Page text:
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The Et Cetera

The Et Cetera

The Et Cetera

Dallas needs a crash course in road safety

Veronica Trejo

Dallas drivers are terrible and are ruining the road for the rest of us. There must be a regional/cultural issue in effect and the worst drivers are here in our hometown. As a disabled Air Force veteran currently enrolled in Eastfield, I’ve been able to see things not very many people have, which allows me to have a broader view on the subject. 

I’ve traveled through various locations and some examples are Switzerland, Germany, Italy and various states in the United States. It’s safe to say I have had my fair share of run-ins with drivers. 

A Forbes article published in 2023 by Penny Gusner declared Texas has the No. 1 worst drivers in the country and another Forbes article written by Cassidy Horton in 2024 placed Dallas at No. 6 and Fort Worth at No. 9 on their list with facts from the statistics of six insurance agencies. It saddens me to know Texas is shamefully No. 1 in something and it’s not our football team.

I recently had the pleasure of traveling to La Porte, Texas, a town on the outskirts of Houston. However, as I passed Interstate 20, an uneasy feeling loomed and suddenly, I was in “Mad Max,” duking it out with Dallas drivers.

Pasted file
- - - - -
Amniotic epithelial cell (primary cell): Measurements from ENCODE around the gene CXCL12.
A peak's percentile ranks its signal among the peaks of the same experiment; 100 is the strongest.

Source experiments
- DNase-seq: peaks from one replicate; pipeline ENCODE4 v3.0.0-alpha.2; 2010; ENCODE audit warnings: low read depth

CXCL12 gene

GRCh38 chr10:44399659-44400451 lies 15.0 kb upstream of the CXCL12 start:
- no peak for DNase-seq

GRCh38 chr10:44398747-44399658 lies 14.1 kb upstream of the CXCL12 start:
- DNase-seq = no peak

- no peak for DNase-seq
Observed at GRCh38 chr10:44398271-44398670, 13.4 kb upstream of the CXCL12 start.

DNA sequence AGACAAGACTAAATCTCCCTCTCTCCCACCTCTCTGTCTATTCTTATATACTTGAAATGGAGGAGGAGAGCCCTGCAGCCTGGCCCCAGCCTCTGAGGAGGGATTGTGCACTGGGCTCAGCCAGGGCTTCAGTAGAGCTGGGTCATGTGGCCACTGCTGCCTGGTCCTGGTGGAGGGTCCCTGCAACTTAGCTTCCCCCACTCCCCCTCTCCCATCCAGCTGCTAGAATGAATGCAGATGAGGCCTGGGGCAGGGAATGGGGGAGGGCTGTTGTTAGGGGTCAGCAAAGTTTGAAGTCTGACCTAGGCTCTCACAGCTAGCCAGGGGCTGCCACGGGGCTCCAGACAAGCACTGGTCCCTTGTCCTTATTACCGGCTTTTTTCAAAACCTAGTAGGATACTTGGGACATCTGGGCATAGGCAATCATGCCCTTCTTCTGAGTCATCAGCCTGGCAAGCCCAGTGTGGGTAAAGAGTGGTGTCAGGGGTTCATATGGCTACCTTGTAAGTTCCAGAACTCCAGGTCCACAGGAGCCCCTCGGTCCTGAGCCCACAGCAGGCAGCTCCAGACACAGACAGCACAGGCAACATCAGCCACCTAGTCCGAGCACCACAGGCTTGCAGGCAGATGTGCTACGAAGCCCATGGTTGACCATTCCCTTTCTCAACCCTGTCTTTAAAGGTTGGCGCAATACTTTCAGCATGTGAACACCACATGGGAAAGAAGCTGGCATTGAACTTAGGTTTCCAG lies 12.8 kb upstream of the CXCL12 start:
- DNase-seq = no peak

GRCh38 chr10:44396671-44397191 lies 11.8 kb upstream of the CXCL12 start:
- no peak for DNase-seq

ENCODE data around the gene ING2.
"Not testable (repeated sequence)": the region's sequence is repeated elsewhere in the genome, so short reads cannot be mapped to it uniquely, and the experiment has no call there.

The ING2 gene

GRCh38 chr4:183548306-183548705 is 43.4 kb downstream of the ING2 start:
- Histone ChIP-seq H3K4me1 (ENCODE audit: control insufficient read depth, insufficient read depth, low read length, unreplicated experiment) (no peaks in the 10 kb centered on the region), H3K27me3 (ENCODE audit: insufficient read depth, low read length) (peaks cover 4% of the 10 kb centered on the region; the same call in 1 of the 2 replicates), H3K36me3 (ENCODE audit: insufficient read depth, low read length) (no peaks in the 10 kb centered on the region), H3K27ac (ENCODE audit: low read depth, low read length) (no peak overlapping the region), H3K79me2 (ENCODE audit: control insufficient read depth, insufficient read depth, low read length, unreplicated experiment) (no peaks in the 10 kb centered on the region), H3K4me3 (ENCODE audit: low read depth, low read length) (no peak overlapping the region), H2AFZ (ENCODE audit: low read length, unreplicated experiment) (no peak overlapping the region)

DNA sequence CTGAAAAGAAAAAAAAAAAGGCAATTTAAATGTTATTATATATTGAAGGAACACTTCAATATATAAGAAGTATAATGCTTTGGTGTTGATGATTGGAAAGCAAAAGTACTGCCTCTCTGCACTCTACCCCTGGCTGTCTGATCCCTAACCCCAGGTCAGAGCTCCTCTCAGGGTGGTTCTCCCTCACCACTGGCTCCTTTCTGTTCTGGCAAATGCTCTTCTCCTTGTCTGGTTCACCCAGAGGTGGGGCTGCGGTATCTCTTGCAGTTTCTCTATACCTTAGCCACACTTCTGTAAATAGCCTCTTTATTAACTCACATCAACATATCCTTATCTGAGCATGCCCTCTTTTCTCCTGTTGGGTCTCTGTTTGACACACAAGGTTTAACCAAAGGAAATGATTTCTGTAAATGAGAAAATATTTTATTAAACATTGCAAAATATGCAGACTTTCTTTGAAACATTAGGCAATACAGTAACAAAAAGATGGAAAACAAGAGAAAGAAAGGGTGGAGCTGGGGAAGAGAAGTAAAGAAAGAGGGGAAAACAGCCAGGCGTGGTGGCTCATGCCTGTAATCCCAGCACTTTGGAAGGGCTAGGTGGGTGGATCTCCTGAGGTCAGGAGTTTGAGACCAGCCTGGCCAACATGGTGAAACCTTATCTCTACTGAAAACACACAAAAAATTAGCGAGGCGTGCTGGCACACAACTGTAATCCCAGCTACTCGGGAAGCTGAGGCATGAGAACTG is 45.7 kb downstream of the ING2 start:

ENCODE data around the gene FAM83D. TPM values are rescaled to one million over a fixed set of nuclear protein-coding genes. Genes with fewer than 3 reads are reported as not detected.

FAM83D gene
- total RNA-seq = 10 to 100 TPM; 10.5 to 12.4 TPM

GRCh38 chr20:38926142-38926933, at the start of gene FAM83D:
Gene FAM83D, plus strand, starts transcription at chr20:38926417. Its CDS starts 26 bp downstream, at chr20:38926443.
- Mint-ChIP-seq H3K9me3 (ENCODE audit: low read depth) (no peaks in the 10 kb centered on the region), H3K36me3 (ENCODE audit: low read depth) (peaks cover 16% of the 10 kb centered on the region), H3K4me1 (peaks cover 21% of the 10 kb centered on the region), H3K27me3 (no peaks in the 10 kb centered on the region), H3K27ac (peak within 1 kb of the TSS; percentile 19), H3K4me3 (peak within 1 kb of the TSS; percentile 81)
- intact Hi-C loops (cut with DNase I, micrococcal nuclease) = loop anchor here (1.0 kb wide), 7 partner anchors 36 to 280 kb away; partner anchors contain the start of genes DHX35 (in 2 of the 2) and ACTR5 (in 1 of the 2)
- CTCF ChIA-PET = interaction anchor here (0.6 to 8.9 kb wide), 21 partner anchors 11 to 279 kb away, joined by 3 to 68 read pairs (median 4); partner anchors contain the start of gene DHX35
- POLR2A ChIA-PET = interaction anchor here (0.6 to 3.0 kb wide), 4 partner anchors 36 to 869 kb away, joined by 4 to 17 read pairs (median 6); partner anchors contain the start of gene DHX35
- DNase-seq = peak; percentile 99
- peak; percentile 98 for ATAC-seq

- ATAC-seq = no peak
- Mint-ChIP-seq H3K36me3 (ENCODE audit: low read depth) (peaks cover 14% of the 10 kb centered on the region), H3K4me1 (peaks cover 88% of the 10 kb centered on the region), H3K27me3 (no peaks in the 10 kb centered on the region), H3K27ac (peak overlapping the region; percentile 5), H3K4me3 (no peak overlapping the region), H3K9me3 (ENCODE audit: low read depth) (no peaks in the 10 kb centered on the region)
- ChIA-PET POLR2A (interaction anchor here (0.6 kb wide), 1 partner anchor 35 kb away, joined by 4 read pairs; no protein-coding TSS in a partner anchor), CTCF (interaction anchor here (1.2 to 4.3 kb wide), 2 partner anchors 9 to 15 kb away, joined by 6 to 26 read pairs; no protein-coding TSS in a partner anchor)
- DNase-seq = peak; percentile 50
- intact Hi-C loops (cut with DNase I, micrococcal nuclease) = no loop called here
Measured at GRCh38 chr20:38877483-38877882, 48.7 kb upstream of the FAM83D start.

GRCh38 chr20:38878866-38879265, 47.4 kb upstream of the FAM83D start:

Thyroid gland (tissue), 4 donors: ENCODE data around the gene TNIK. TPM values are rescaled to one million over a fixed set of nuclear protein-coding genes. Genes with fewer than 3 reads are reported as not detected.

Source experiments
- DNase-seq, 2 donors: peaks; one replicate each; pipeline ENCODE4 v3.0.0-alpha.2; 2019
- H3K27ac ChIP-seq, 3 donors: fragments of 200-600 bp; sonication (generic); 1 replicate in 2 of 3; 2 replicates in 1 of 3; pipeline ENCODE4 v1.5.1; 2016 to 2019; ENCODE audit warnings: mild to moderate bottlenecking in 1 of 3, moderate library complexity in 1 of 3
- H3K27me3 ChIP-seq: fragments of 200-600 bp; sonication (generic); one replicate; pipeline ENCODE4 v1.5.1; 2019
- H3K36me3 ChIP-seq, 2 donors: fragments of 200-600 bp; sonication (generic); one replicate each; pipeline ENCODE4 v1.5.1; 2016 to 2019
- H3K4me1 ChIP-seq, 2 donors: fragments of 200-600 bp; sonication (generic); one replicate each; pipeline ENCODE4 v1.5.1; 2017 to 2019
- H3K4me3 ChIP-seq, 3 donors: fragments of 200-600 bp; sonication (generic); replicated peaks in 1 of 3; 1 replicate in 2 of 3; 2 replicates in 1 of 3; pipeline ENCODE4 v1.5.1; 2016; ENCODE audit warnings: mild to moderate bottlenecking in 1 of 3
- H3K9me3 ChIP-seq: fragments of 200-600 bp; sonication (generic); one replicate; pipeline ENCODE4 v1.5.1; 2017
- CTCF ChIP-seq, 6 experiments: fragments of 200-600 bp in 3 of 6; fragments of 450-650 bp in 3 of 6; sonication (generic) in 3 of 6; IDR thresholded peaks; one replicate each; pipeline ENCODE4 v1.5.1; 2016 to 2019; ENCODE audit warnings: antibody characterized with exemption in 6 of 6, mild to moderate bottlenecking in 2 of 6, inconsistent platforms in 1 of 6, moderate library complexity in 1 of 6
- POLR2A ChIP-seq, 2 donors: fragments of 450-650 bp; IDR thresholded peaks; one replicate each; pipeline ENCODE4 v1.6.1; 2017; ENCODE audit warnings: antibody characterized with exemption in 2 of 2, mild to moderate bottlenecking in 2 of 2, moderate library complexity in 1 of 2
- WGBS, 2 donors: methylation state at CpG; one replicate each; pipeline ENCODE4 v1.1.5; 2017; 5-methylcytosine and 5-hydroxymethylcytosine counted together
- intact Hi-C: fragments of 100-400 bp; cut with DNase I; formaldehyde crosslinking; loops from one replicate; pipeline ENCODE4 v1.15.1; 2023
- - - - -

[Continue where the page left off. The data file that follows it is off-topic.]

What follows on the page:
I’m sure everyone reading this has witnessed this reckless behavior. For example, cars merging on the highway slowly and creating traffic jams, people watching videos or texting on their phones causing pileups in rush hour, and pig-headed drivers that get offended when someone signals to merge in front of them.

We, as drivers, have become numb to the multitude of vehicular manslaughter effigies that have popped up around us. Everyone passes by them every day, and they are adorned with flowers, ribbons, candles and photos of people who are no longer with us. Everyone needs to take a step back and reflect on how their driving affects the people around them. Just writing about this stirs up memories of my near misses with death.

Let’s go back to summer 2014. I had just separated from the military and my 2006 Suzuki SV1000S motorcycle had finally arrived from Germany and I was itching to ride it. I was taking classes in Irving at the time and I had no reliable transportation. 

I performed my usual maintenance before driving to get on southbound 75. All was well and my engine was purring at the stop sign. I see my opening and I ease on the clutch —  suddenly, the bike jerked out from under me and shot into oncoming traffic. 

I found myself lying on my back, disoriented, confused and staring at the sun. In disbelief of what exactly happened, I stumbled forward to pick up my motorcycle, and my mind screamed, “STOP!!!” as a car flashed between myself and the bike. A middle-aged woman with silver-streaked hair exited her car behind me, shouting: “Oh my GOD! I thought you had gone already, I am so sorry.” She gave me her insurance and a newfound fear of driving motorcycles on Texas roads.

Please put down the phones, invest in a good dashboard phone holder and pay attention to how your driving affects the people around you. As boring or obvious as that may seem, it does, in fact, save lives every day.

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Veronica Trejo
Veronica Trejo, Graphic Designer

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